We need to continue and extend the good work of elementary schools by adding yet more strategies, processes, and available tools and building a shared expectation that the students will tackle any challenge themselves.

“It’s the scaffolding of learning and not topics that is the primary job of a 21st century teacher.” – Richard Wells

Students must be taught and confident in:

  • a number of systematic processes that get a task done.
  • collaborating on checks and balances that measure the current success and progress.
  • critiquing and guiding the success of other learners.

Teachers will save time in the long run if they use class time to teach and practice learning approaches, collaboration, and project management strategies such as:

  • How to carry out group planning
  • How to critique the work of others
  • How to measure progress
  • How to plan the available time
  • How to test current success and make adjustments

Design Thinking - EduWells

I use guides on project-based-learning and Design-thinking as examples of processes that get good results. When critiquing work, strategies such as DAKI can help students guide each other in refining outcomes. These tools need to be well advertised and overtly taught to the class to ensure they can practice using them to make them effective (They rarely work first time). As a school, these tools and processes need to available full time and not teacher instigated. Students need to be free to make decisions like “I think this would turn out best if we run it through a Design-Thinking exercise.” They also might take the theme/topic and design a project around it to make it relevant to the themselves or their community. I’ll produce a library of possible tools and examples in the final post in this series.

OLD HABITS DIE HARD

The hardest challenge for teachers and students in starting student-centred learning is breaking old habits. Teachers have a compulsion to simply solve every problem instantly and students, viewing school as only a place you complete issued work, are used to looking for every shortcut available to quickly produce what their teacher has already decided is the target outcome. Introducing LEARNING as the main topic of conversation seems alien to many classrooms, especially in high schools.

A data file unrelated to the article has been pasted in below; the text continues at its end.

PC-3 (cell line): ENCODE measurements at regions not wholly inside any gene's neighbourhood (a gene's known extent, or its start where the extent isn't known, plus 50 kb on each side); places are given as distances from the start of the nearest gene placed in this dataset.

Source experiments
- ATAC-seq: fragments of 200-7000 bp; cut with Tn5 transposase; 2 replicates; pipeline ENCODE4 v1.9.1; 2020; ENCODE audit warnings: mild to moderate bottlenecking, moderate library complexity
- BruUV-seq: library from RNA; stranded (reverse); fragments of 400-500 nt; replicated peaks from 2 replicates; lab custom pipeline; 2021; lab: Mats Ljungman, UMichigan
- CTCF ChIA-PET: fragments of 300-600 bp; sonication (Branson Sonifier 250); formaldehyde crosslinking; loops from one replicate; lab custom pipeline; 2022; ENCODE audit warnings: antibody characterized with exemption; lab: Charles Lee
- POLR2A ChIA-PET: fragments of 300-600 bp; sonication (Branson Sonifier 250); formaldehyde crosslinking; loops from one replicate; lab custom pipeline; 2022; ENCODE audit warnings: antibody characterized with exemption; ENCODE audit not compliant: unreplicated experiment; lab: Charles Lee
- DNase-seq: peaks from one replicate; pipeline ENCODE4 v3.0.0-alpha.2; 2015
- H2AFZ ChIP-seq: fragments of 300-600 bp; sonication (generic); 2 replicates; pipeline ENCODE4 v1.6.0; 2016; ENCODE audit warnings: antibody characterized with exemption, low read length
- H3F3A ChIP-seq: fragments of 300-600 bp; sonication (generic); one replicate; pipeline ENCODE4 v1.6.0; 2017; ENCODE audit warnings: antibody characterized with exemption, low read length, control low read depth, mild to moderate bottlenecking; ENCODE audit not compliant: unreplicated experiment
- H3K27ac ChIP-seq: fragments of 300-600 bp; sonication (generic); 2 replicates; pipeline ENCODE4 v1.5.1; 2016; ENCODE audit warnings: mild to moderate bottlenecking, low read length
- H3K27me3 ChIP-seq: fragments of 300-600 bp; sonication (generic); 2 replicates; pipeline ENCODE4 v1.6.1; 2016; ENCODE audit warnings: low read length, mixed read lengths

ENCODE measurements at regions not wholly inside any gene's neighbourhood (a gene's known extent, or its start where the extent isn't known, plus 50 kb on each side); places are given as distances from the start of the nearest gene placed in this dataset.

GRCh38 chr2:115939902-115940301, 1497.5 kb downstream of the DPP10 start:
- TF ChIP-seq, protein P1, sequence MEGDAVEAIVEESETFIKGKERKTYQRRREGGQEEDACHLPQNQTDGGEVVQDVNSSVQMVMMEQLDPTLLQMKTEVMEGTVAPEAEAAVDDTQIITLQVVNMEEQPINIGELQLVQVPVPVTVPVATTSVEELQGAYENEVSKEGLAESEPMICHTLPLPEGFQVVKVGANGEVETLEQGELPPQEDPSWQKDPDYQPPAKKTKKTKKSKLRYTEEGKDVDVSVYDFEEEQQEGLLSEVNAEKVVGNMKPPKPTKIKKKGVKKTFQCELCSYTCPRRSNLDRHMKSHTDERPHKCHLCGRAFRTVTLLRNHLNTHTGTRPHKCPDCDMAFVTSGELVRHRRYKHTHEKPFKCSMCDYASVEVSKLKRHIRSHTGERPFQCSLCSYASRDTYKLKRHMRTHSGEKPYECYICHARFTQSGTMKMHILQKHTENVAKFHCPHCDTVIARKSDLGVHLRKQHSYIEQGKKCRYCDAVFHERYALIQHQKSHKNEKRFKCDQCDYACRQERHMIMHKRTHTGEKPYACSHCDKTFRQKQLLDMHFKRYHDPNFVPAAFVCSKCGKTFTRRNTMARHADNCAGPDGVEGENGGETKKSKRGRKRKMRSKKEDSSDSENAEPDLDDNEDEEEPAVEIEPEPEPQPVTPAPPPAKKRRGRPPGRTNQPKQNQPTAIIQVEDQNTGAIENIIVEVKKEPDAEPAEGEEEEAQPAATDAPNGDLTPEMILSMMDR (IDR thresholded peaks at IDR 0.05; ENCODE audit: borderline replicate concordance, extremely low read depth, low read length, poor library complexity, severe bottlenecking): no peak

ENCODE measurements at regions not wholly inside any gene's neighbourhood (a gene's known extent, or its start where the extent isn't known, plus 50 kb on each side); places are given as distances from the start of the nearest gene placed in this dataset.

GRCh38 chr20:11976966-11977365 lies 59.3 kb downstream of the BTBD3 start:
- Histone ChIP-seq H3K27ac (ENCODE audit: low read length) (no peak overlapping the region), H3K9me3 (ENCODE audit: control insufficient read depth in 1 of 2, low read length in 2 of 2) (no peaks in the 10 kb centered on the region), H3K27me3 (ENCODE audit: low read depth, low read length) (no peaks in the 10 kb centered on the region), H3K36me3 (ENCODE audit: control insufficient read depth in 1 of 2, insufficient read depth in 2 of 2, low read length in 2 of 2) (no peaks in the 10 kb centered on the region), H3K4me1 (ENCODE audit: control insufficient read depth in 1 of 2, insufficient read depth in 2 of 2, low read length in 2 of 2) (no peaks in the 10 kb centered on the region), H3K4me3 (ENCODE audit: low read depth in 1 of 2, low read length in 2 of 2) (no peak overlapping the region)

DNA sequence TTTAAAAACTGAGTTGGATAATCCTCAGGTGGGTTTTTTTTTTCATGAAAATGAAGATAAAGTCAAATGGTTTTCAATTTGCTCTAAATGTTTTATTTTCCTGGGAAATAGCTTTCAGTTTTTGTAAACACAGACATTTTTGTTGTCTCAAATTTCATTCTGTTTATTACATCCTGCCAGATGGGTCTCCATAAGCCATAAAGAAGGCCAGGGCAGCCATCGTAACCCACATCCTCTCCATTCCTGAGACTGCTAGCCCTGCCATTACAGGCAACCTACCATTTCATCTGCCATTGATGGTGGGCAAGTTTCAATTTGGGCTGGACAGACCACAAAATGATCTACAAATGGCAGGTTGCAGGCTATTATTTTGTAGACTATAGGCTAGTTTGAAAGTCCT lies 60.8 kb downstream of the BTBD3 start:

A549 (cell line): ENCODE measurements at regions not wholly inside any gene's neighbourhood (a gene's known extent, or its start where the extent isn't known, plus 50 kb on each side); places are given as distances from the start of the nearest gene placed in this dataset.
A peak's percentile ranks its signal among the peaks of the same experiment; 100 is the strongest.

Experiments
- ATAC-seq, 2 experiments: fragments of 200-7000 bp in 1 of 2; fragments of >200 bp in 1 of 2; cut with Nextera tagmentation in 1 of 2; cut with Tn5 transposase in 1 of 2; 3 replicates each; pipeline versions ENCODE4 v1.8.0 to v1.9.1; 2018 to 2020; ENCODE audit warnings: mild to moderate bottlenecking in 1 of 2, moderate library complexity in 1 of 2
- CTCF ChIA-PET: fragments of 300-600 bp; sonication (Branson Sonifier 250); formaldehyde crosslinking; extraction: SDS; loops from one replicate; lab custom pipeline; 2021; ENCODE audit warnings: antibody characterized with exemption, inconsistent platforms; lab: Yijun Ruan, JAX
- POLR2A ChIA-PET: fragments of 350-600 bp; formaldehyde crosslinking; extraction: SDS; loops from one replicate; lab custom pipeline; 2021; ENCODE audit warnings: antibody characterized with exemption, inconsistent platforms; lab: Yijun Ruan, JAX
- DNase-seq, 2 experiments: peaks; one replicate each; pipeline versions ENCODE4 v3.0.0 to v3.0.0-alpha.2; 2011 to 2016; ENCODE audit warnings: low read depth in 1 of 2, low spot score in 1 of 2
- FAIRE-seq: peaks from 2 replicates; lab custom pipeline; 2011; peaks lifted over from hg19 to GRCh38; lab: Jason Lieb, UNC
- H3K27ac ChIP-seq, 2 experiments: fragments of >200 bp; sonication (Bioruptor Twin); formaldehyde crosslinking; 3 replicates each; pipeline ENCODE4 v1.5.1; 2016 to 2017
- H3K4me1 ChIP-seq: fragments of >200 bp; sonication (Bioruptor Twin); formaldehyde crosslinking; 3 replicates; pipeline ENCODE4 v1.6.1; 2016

In part 2, I’ll cover students monitoring and measuring quality and progress and outline some real examples of this taking place in both my school and schools I visit.

Teach Listening today to avoid another 2016!

Sorry to be political for just a minute but I promise this post has a non-bias, positive and productive ending. 2016 was not the best year of my life. For people like me, the world seemed to shift in a frightening direction towards isolation and polarised societies.

2016 in three words – “Failure to Listen”

As an educator, I’ve spent the last 6 months considering what has gone wrong and is it a matter of failing education producing “post-truth” generations who fail to question such things as fake news. This is where a randomised suggestion from TED.com seemed to offer me a gentle, concise, but powerful solution to all my concerns – Listening. I’d summarise 2016 as the year people failed to listen to others. A year where locking out debate and the thoughts of others became legitimised. Even the idea of listening to experts was questioned on both sides of the Atlantic. So I’d like to introduce you to (or remind you of) Julian Treasure.